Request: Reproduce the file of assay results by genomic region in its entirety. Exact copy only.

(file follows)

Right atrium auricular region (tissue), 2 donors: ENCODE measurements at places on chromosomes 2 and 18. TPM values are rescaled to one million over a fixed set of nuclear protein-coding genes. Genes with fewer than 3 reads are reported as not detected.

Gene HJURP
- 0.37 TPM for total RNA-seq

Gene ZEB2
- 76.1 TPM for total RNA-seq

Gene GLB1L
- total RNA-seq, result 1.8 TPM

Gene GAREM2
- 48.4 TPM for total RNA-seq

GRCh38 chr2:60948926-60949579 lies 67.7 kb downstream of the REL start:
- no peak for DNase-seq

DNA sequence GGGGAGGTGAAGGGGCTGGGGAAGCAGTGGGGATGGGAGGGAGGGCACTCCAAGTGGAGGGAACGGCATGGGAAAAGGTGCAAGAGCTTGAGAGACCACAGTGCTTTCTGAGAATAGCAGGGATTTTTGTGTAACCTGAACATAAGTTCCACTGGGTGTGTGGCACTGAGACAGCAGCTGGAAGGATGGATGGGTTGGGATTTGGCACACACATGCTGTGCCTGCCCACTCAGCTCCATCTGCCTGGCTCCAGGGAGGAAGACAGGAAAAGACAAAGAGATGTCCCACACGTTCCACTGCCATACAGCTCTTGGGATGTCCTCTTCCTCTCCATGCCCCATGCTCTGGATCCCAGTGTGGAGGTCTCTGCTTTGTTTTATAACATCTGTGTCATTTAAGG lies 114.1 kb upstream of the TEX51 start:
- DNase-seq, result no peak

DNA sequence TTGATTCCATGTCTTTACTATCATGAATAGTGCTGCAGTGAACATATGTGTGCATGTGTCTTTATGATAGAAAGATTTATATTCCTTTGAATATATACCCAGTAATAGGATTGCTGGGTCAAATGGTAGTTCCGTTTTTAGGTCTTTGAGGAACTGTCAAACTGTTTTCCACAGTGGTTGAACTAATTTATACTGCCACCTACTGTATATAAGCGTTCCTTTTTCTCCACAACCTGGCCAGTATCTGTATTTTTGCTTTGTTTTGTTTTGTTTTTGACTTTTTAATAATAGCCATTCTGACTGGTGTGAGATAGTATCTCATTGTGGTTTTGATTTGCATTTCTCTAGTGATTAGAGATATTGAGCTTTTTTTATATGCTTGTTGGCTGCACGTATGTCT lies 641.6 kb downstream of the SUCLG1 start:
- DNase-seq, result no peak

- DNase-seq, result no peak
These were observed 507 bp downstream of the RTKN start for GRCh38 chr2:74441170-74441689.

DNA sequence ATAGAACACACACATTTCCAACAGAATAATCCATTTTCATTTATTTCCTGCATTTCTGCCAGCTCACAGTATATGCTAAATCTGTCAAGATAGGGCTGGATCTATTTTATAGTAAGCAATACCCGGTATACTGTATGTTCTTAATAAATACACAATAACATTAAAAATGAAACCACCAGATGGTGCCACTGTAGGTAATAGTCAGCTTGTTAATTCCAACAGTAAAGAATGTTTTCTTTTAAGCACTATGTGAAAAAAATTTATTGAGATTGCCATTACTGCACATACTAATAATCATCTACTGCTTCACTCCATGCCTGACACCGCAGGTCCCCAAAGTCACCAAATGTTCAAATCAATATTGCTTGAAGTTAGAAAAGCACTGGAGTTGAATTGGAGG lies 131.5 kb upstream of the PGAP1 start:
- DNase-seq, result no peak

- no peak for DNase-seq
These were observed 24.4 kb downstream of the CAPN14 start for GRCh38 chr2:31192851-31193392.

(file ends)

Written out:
Right atrium auricular region (tissue), 2 donors: ENCODE measurements at places on chromosomes 2 and 18. TPM values are rescaled to one million over a fixed set of nuclear protein-coding genes. Genes with fewer than 3 reads are reported as not detected.

Gene HJURP
- 0.37 TPM for total RNA-seq

Gene ZEB2
- 76.1 TPM for total RNA-seq

Gene GLB1L
- total RNA-seq, result 1.8 TPM

Gene GAREM2
- 48.4 TPM for total RNA-seq

GRCh38 chr2:60948926-60949579 lies 67.7 kb downstream of the REL start:
- no peak for DNase-seq

DNA sequence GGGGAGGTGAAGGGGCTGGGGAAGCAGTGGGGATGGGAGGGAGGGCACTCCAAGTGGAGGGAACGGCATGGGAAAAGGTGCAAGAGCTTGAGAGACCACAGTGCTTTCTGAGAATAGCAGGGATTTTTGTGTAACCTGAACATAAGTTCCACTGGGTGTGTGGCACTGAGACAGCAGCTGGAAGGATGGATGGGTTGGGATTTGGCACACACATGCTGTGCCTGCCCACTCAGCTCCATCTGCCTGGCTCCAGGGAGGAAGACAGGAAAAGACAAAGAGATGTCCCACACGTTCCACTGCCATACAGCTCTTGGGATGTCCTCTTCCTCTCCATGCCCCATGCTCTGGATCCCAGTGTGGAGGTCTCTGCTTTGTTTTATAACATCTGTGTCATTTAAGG lies 114.1 kb upstream of the TEX51 start:
- DNase-seq, result no peak

DNA sequence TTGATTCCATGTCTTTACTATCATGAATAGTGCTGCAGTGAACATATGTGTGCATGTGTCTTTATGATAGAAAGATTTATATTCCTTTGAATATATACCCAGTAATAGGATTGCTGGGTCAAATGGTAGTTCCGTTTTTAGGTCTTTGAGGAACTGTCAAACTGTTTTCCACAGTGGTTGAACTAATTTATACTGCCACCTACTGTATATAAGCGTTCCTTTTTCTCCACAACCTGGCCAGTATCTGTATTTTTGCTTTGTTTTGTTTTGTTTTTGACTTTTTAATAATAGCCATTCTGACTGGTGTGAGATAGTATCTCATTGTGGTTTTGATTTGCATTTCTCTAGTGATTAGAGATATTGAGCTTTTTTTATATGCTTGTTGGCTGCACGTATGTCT lies 641.6 kb downstream of the SUCLG1 start:
- DNase-seq, result no peak

- DNase-seq, result no peak
These were observed 507 bp downstream of the RTKN start for GRCh38 chr2:74441170-74441689.

DNA sequence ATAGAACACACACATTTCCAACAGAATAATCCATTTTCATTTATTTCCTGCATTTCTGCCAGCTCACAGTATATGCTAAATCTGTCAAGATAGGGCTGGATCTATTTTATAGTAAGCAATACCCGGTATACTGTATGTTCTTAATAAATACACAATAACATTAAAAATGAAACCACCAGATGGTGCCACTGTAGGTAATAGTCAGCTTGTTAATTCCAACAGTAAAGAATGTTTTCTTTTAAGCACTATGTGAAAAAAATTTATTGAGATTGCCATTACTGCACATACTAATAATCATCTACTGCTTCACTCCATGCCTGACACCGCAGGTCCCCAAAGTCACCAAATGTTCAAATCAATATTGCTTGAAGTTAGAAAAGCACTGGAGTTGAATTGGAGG lies 131.5 kb upstream of the PGAP1 start:
- DNase-seq, result no peak

- no peak for DNase-seq
These were observed 24.4 kb downstream of the CAPN14 start for GRCh38 chr2:31192851-31193392.